Who’s the boss?

One of the biggest misconceptions about humans and dogs is the ‘boss-idea’. The idea that in a human-canine-relationship the human should be the boss of the dog. If not, the dog will be the boss and this will cause a lot of trouble.

This is a ridiculous idea. It is simply not how things work and it causes a lot of trouble in the relationship between humans and dogs. That is why I will explain how it does work, in real life.

Dogs and humans have been living together for thousands of years. Not in a boss-subordinate hierarchy, but in a relationship based on mutual respect and the idea of working together. We use each others assets to obtain a mutual goal. Like food and safety. This requires a good cooperation and an understanding between dog and human. You can see how this works with dogs that really work with their human, like police dogs, herding and hunting dogs. The police officer is not the boss of the police dog and the police dog is not the boss of the police officer. They know each other thoroughly, they know each others strong points, needs and limits and they work with that. They work together, as a team.

Nowadays a lot of humans live together with dogs, but they do not work together. They walk their dog, usually not paying much attention to the dog. I see this a lot: the human is talking to another human or into this strange device they seem to carry with them all the time. The dog is sniffing the air and pulling the human on the leash to where he wants to go. There is no interaction whatsoever.

And that is where the trouble begins. Humans don’t seem to understand that they have to work with us, in order to have a good companion in us. They think we will not lie on the couch or jump over the fence or dig holes in the garden or whatever it is that they don’t like, just because they told us they don’t like that. So when we do, they’ll complain to other humans that their dog is not listening and they will probably hear that they “have to be the boss”.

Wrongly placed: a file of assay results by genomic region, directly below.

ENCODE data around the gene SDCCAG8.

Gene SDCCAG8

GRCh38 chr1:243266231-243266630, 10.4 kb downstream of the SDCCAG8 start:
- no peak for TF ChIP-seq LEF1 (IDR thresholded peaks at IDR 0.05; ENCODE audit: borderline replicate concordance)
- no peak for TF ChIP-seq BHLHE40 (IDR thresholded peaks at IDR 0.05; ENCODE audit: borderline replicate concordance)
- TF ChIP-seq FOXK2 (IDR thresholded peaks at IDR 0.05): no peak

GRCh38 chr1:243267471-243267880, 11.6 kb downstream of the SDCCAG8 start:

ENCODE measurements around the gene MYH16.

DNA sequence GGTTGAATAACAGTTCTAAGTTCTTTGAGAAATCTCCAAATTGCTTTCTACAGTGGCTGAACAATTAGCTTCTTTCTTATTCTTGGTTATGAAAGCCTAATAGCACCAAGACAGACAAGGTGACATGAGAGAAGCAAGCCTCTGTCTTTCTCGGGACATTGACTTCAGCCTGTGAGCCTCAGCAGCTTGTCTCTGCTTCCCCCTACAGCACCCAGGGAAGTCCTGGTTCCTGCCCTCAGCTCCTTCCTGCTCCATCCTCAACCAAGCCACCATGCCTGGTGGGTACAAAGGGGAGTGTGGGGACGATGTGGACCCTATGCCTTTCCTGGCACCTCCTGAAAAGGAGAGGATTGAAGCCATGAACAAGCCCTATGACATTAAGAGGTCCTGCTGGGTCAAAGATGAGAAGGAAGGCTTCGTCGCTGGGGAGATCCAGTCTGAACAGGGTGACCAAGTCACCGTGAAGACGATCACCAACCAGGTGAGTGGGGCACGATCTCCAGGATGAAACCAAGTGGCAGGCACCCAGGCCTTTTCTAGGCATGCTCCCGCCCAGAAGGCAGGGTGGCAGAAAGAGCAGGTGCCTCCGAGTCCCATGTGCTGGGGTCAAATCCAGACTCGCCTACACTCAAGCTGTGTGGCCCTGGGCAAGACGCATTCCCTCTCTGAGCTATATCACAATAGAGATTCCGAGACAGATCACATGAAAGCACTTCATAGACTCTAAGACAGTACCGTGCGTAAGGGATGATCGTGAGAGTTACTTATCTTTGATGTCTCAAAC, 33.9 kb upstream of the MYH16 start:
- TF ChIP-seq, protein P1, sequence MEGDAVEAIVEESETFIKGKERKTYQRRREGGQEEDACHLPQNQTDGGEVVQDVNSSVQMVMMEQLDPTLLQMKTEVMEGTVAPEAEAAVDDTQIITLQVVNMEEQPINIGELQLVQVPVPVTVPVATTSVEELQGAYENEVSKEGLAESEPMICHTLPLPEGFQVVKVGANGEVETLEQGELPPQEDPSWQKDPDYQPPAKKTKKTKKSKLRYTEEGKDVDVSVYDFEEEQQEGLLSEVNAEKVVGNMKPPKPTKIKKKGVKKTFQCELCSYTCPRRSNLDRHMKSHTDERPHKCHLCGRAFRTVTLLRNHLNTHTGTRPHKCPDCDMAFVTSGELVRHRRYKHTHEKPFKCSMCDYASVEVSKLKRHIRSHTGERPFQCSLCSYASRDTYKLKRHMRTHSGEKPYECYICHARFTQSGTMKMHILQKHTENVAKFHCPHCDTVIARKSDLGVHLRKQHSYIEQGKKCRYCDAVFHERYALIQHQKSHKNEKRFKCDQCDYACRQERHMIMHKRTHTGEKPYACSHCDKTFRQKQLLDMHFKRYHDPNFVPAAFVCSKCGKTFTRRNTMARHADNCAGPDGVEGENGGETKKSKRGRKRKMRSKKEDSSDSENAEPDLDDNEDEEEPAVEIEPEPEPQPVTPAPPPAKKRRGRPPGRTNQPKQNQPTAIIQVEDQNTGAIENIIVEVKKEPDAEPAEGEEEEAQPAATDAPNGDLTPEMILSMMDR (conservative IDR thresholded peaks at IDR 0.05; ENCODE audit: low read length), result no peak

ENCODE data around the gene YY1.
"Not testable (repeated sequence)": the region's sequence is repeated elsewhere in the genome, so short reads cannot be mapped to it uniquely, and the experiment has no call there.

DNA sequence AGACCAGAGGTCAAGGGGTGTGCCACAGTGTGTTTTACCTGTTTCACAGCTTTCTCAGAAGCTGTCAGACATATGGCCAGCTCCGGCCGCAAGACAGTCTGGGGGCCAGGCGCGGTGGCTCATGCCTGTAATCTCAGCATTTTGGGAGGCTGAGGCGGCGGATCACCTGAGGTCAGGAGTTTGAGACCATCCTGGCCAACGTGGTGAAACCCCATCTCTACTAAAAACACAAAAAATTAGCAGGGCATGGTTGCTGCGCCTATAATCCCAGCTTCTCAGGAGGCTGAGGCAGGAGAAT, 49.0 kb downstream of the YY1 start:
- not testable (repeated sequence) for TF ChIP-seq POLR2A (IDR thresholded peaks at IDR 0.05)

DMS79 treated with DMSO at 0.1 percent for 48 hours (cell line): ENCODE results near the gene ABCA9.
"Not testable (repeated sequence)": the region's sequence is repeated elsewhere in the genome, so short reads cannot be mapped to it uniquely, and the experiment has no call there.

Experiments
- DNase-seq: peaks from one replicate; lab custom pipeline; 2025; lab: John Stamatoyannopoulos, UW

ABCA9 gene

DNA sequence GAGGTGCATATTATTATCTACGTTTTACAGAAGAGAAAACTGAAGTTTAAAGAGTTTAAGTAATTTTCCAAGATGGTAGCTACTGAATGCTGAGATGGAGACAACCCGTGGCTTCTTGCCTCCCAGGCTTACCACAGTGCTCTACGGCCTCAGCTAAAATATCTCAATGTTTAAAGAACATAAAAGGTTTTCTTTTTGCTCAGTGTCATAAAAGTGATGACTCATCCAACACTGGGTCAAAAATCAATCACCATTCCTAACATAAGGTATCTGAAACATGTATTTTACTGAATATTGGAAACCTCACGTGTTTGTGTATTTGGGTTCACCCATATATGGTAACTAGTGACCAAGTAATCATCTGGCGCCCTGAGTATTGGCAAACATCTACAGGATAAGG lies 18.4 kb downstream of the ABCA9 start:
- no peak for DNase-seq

But this is not how it works. Look at the tv-shows of Cesar Millan, the famous dog whisperer. A lot of humans seem to think that he is the guy who promotes the conception of a human being the boss and the dog the subordinate. But I see something else. The dogs he works with are usually bad mannered or downright crazy. He has to be clear with them from the start and that may seem bossy. He sometimes even pushes a dog to the ground, forcing him to be subordinate. Whenever I see this in his show, I look the other way. I think it is embarrassing for the dog, his friends will never take him serious again. If Mr. Millan would do that to me, I would certainly bite him. Happily, he hardly ever comes to Holland.

Anyway, when you see his show, take a better look at what he does after his so-called disciplining the dog: he starts working with them. And that makes sense.  He makes sure they get the exercise they need. He investigates their special needs and works with that – he lets them herd sheep, for instance. And what is very important: he really interacts with the dog, all his attention and focus is directed to the dog. That is what makes him a dog whisperer. The same applies to my personal trainer, the Dutch dog whisperer. She is there, she focusses on her dogs. She knows them and their needs and she works with them. You can see the result: we are a happy pack.

Nicoline and friends

So here’s the clue: you do not need to be a boss, but you have to build a relationship with your dog. When you have true focus and attention, you will receive the same from us. We will get to know each other and work together. Sometimes the human will tell the dog what to do and that is fine – this is a complicated world and following the human directions may keep you safe. Sometimes the human will depend on the dog, because we have certain abilities that humans have not. Like tracking down tasty bits of pizza. Or finding the best way to cross the ocean!

Hike4

Not every dog can be a police dog or a herding dog. But you can go out together and have Adventures. Enjoy the weather, enjoy being outdoors, have fun. Do games together. Forget about being boss. Be together. That is what makes a human-canine-relationship one of the most special relationships in the world.

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One thought on “Who’s the boss?”

  1. Definitely! Working together! It’s all about communication, not showing them who’s boss!! 🙂 Causing your dog to work with you of their own free will is the best feeling, for you AND for the dog. My dog naturally looks up to me for me to make the decisions because he has naturally chosen me to lead him in this world that he doesn’t understand.

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